I've kept this blog, on and off, since 2006. In 2015 I used it to chart daily encounters, images, thoughts and feelings about volcanic basalt/bluestone in Melbourne and Victoria, especially in the first part of the year. I plan to write a book provisionally titled Bluestone: An Emotional History, about human uses of and feelings for bluestone. But I am also working on quite a few other projects and a big grant application, especially now I am on research leave. I'm working mostly from home, then, for six months, and will need online sociability for company!

Friday, June 06, 2008

Friday Garter blogging: back to the source

When I told a medievalist friend I was starting work on the Order of the Garter, he said something like, "oh, so that's a real return for you!" And I swear, I honestly had to think for a moment before I remembered that the topic of my PhD was the poem Wynnere and Wastoure, which features a long description of a prince and a king, presumably the Black Prince and Edward III, wearing garter robes of various kinds, as you'll see.

The poem was written between 1352 and 1370 (the Order was founded in 1348), and features an allegorical debate between Winner and Waster, or the principles of providential saving and courtly largesse, though over the course of the debate, the opposition between these two terms becomes radically destabilised, and it becomes harder and harder to offer easy definitions. It's a poem about how to manage the royal budget, perhaps.

After a dream-introduction, the poet describes his vision of two armies gathered and ready to fight it out. But the scene looks more like a tournament, or some kind of pageantry, and he describes the prince and the king who appear on a cliff top, looking down on the action. The poem features the first translation of the Garter motto (Honi soit qui mal y pense) into English: "Hethyng haue the hathell that any harme thynkes". Hethyng is something like "contempt, scorn" rather than shame as such.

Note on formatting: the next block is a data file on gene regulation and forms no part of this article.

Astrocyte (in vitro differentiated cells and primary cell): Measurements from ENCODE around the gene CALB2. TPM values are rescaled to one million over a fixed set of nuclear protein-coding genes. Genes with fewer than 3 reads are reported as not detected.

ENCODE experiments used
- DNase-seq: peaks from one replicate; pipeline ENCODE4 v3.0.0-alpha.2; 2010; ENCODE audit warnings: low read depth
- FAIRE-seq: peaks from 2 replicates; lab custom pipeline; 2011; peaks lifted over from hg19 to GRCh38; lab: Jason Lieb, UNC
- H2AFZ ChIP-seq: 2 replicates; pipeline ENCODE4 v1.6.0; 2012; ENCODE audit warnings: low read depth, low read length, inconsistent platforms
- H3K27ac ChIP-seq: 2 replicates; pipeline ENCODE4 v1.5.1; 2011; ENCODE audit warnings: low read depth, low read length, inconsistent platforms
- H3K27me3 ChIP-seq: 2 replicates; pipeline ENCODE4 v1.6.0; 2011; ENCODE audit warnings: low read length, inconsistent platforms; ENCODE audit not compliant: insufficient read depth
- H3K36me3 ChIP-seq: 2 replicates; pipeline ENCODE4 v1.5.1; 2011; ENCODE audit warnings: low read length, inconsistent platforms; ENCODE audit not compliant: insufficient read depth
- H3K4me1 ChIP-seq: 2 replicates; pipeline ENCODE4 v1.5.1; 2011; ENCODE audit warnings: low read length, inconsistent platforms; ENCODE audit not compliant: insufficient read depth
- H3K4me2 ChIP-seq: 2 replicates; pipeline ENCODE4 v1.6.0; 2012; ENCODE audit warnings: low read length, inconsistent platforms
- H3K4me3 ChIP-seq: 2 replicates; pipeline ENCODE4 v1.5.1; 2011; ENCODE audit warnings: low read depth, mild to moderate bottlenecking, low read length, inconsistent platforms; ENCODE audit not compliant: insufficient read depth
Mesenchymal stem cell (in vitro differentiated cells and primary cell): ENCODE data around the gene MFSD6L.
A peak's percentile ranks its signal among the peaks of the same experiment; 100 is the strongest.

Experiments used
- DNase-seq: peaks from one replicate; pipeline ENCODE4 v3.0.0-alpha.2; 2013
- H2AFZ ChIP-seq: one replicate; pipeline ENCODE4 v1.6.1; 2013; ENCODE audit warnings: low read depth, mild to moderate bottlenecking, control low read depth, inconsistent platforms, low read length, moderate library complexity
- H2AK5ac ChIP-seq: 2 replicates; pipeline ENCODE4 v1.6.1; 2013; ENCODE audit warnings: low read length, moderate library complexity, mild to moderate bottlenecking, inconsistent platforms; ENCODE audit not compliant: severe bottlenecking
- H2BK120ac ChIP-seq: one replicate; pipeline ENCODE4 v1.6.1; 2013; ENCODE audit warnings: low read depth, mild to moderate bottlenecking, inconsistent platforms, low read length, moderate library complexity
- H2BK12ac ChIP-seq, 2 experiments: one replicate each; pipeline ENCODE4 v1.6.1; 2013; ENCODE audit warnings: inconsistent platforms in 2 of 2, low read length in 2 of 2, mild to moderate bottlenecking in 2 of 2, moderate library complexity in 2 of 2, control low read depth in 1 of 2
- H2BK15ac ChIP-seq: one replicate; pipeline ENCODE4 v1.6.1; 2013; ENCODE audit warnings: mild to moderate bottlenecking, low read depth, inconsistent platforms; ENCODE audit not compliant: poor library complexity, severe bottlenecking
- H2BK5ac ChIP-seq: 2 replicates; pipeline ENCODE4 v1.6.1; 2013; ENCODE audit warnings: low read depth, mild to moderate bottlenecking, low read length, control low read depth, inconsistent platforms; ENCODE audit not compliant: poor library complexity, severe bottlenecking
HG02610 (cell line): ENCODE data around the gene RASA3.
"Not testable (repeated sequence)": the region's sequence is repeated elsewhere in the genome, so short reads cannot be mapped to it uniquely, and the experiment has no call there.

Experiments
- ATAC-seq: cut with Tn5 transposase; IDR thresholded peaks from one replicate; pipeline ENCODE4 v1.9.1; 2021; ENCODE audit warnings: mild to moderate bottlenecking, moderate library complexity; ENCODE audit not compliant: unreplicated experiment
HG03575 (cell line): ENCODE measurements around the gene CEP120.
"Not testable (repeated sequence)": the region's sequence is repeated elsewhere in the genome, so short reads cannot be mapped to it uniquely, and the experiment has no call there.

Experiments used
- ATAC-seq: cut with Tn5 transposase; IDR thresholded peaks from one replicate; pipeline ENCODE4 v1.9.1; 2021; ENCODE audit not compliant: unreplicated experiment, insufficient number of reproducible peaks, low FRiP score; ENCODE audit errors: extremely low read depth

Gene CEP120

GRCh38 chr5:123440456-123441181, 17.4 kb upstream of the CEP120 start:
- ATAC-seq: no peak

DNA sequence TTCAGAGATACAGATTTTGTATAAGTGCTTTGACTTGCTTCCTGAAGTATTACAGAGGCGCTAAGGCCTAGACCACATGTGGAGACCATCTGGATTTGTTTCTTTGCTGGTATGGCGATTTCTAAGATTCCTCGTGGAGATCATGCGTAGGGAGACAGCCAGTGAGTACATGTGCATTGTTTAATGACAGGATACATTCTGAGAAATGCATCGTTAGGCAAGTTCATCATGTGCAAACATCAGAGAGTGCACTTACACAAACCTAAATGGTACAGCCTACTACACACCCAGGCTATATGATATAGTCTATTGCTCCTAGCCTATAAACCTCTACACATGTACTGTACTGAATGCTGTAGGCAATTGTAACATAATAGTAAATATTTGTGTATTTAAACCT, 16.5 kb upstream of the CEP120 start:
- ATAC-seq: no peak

The language is tricky; it's mid-fourteenth century, from a corrupt mid-fifteenth-century manuscript, of mixed dialect. So just an extract will do, I'm sure. I'm modernising yoghs and thorns, and also u and v. I'm also putting the key garter bits in bold type. The edition? Mine, of course. Ahem.

At the creste of a clyffe a caban was rerede [raised]
Alle raylede with rede the rofe and the sydes
With Ynglysse besantes full brighte betyn of golde
And ichone gayly umbygone with garters of inde [surrounded]
And iche a gartare of golde gerede full riche.
Then were th[er] wordes in the webbe werped of he[u], [worked in colour]
Payntted of plunket and poyntes bytwene [light blue]
That were fourmed full fayre appon fresche lettres
And all was it one sawe appon Ynglysse tonge, [saying, motto]
'Hethyng have the hathell that any harme thynkes'.
Now the kyng of this kythe kepe hym oure lorde!
... the poet describes a noble prince wearing the arms of the Prince of Wales...
And als I waytted withinn I was warre sone [peered]
Of a comliche kynge crowned with golde
Sett one a silken bynch with septure in honde,
One of the lovelyeste ledis whoso loveth hym in hert
That ever segge under sonn sawe with his eghne. [man] [eyes]
This kynge was comliche clade in kirtill and mantill,
Bery-brown was [the bleaunt] brouderede with fewlyes, [material] [embroidered] [birds]
Fawkons of fyne golde flakerande with wynges [flapping]
And ichone bare in ble blewe als me thought [blue material]
A grete gartare of ynde [gerede full riche]. [indigo] [adorned]
Fully fayly was that grete lorde girde in the myddis
A brighte belte of ble broudirde with fewles
With drakes and with dukkes daderande tham semede [quaking]
For ferdnes of fawkons fete lesse fawked thay were. [fear] [seized by falcons: falconed??]

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